1. Overview

Deleting a specific column in a file within Vim can be useful in several use cases, mainly when working with structured data or text files.

In this tutorial, we’ll learn how to delete a specific column in a file within Vim.

2. Scenario Setup

Let’s take a look into the sample text file, data.txt that contains columnar content:

$ cat data.txt
a11 a12 a13
b21 b22 b23
c31 c32 c33

We want to delete the second column in data.txt in a generic way so that we can reuse our approach in other similar scenarios.

3. Using Visual Block Mode

In Vim, the visual block mode is a powerful feature that we can use to select and manipulate text in a column-wise (rectangular) fashion. Let’s use this approach to solve our use case of deleting a specific column in data.txt.

First, we must open the file in vim:

$ vim data.txt

Now, let’s place the cursor at one of the corners of the block we want to delete. In this scenario, we can use the w key to place the cursor at the starting position of the second column by jumping over the word in the first column:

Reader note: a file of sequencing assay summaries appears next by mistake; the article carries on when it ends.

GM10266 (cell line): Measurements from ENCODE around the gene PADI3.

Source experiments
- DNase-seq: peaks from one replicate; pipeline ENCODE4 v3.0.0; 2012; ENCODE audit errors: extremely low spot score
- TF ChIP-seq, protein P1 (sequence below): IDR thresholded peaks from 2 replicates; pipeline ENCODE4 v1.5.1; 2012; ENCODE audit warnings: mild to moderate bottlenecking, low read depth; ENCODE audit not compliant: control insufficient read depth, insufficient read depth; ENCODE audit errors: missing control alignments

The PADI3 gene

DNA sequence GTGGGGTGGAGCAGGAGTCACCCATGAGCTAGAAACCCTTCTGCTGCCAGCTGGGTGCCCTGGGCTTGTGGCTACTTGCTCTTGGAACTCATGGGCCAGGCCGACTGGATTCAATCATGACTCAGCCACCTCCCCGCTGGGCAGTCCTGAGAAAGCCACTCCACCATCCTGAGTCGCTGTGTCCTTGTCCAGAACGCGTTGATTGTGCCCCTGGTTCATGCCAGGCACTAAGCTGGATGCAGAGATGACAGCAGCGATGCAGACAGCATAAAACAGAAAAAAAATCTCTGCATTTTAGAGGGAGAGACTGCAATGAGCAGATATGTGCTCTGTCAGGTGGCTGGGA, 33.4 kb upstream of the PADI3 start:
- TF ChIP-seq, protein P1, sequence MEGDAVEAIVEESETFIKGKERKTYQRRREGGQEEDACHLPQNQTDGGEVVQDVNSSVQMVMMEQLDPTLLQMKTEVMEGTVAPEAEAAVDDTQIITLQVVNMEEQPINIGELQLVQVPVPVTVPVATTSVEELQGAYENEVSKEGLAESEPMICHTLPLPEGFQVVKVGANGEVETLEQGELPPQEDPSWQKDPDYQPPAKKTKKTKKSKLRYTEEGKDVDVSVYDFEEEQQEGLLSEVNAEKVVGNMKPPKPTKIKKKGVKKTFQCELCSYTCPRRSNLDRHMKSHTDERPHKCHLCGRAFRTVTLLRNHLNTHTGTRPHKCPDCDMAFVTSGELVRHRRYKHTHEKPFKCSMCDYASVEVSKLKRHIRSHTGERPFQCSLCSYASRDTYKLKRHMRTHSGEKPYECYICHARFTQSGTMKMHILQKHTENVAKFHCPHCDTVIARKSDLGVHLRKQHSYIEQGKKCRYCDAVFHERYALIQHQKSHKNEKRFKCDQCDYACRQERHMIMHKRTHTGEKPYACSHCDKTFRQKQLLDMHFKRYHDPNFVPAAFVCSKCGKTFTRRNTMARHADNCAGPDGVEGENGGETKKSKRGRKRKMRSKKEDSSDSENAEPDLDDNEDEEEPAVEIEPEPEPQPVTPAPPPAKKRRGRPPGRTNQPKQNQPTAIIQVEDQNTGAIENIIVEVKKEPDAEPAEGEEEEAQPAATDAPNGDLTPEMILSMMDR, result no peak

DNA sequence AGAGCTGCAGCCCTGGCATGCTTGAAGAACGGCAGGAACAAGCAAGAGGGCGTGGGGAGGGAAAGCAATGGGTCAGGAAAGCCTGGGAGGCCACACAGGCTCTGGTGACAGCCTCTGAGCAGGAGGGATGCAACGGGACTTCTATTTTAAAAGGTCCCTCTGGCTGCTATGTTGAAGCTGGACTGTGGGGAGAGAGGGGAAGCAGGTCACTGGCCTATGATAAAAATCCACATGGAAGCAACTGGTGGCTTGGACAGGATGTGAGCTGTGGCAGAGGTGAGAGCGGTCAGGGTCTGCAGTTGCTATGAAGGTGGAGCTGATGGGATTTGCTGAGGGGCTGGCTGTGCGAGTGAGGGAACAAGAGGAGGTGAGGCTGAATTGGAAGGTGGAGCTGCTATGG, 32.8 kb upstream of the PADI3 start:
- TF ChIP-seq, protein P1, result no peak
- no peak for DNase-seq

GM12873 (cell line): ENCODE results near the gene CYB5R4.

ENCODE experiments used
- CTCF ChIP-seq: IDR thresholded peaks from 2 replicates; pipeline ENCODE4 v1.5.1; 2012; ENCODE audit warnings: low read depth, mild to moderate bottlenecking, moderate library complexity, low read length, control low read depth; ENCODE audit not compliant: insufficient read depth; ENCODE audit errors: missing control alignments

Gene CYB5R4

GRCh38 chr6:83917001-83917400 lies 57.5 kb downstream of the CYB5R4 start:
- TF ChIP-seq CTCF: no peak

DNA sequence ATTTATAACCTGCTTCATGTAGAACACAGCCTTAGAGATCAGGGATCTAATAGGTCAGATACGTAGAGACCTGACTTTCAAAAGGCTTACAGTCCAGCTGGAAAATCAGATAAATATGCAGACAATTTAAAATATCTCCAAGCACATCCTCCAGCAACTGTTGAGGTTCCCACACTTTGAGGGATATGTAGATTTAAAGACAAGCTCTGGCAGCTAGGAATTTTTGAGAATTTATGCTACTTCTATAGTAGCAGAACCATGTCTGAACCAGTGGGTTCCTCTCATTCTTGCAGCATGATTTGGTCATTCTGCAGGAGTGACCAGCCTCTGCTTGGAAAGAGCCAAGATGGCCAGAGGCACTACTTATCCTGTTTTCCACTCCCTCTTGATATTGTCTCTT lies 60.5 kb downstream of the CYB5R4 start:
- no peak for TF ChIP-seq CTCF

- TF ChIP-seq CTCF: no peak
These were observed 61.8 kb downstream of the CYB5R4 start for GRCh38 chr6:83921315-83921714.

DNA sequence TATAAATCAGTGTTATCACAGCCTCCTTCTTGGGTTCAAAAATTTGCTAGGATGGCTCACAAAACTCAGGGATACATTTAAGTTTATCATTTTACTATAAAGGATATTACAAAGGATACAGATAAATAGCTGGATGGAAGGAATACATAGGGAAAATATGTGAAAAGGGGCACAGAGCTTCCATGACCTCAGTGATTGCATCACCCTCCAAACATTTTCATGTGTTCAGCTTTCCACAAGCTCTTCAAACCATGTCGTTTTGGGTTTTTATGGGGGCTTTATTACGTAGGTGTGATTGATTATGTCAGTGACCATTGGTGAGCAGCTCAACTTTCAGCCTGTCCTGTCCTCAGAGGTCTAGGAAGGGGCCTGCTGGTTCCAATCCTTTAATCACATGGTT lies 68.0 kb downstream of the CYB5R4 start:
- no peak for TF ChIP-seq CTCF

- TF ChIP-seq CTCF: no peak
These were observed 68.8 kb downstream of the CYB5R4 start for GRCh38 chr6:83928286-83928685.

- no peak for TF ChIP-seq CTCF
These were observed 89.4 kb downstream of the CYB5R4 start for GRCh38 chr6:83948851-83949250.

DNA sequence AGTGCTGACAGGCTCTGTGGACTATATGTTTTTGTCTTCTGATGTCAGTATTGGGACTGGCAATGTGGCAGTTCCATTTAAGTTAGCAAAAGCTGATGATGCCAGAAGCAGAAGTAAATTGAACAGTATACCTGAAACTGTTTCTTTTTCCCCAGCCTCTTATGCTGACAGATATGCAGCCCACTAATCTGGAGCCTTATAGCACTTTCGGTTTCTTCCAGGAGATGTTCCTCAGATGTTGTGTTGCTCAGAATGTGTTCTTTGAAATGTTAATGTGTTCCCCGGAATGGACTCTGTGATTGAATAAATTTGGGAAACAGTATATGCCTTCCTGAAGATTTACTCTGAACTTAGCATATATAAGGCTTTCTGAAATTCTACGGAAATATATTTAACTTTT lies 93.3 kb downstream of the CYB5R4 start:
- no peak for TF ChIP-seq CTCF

Placing Cursor - Deleting Specific Column in Vim

Alternatively, we could also use j, k, h, l, and so on to navigate the file and move the cursor to any corner positions of the second column.

Next, let’s enter into the visual block mode by pressing the ctrl+v keys together:

Visual Block Mode - Deleting Specific Column in Vim

Now, we can move the cursor toward the diagonally opposite corner to select the block that we want to delete:

Section in visual block mode deleting specific column in Vim

We must note that we’ve also selected the white space after the second column.

At this point, we’re ready to delete the second column by pressing the d key: